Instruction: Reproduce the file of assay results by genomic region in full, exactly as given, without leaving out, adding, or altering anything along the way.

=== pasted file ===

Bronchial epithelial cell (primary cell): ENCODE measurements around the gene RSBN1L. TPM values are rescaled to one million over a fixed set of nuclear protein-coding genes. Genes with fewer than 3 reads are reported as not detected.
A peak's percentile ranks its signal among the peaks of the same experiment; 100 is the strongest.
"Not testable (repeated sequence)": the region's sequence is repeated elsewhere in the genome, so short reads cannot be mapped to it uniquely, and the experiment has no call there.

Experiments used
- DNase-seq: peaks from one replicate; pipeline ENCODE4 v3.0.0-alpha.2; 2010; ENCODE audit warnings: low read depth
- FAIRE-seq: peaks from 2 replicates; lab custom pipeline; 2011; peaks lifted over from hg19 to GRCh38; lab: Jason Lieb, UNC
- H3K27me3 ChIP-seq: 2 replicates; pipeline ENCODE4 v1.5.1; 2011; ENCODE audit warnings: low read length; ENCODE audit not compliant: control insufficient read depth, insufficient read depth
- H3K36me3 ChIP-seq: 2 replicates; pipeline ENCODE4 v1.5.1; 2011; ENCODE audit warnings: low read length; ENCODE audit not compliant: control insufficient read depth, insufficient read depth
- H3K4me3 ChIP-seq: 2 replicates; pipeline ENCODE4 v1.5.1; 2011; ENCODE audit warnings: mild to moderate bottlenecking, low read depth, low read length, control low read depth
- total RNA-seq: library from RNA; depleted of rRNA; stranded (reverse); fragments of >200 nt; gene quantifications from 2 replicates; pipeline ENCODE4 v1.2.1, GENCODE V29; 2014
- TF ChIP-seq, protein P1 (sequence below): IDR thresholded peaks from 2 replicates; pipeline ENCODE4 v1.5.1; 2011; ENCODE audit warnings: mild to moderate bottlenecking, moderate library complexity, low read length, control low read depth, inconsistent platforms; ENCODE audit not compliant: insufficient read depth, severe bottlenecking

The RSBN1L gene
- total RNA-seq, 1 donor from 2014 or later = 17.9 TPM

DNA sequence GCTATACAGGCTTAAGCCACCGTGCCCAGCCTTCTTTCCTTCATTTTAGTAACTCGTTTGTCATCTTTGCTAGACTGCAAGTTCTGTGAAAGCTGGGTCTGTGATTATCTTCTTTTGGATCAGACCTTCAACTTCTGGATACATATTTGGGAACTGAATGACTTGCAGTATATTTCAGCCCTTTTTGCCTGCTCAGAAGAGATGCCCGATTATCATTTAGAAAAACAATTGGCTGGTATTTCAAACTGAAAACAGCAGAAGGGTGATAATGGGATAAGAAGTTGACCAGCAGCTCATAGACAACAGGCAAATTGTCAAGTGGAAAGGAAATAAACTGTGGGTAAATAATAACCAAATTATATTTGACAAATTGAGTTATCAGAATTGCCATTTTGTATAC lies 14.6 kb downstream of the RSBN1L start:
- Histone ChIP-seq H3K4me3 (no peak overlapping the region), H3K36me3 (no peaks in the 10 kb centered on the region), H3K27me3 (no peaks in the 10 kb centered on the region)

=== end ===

Bronchial epithelial cell (primary cell): ENCODE measurements around the gene RSBN1L. TPM values are rescaled to one million over a fixed set of nuclear protein-coding genes. Genes with fewer than 3 reads are reported as not detected.
A peak's percentile ranks its signal among the peaks of the same experiment; 100 is the strongest.
"Not testable (repeated sequence)": the region's sequence is repeated elsewhere in the genome, so short reads cannot be mapped to it uniquely, and the experiment has no call there.

Experiments used
- DNase-seq: peaks from one replicate; pipeline ENCODE4 v3.0.0-alpha.2; 2010; ENCODE audit warnings: low read depth
- FAIRE-seq: peaks from 2 replicates; lab custom pipeline; 2011; peaks lifted over from hg19 to GRCh38; lab: Jason Lieb, UNC
- H3K27me3 ChIP-seq: 2 replicates; pipeline ENCODE4 v1.5.1; 2011; ENCODE audit warnings: low read length; ENCODE audit not compliant: control insufficient read depth, insufficient read depth
- H3K36me3 ChIP-seq: 2 replicates; pipeline ENCODE4 v1.5.1; 2011; ENCODE audit warnings: low read length; ENCODE audit not compliant: control insufficient read depth, insufficient read depth
- H3K4me3 ChIP-seq: 2 replicates; pipeline ENCODE4 v1.5.1; 2011; ENCODE audit warnings: mild to moderate bottlenecking, low read depth, low read length, control low read depth
- total RNA-seq: library from RNA; depleted of rRNA; stranded (reverse); fragments of >200 nt; gene quantifications from 2 replicates; pipeline ENCODE4 v1.2.1, GENCODE V29; 2014
- TF ChIP-seq, protein P1 (sequence below): IDR thresholded peaks from 2 replicates; pipeline ENCODE4 v1.5.1; 2011; ENCODE audit warnings: mild to moderate bottlenecking, moderate library complexity, low read length, control low read depth, inconsistent platforms; ENCODE audit not compliant: insufficient read depth, severe bottlenecking

The RSBN1L gene
- total RNA-seq, 1 donor from 2014 or later = 17.9 TPM

DNA sequence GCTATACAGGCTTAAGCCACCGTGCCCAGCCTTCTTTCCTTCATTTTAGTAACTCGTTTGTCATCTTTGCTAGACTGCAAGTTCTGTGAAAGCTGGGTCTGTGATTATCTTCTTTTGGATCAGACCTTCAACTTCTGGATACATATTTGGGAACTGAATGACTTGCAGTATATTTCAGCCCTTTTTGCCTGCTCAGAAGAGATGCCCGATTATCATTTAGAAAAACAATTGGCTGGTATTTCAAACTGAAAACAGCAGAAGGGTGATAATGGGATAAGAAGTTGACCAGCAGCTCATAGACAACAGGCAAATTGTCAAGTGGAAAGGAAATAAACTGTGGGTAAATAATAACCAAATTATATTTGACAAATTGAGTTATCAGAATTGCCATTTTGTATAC lies 14.6 kb downstream of the RSBN1L start:
- Histone ChIP-seq H3K4me3 (no peak overlapping the region), H3K36me3 (no peaks in the 10 kb centered on the region), H3K27me3 (no peaks in the 10 kb centered on the region)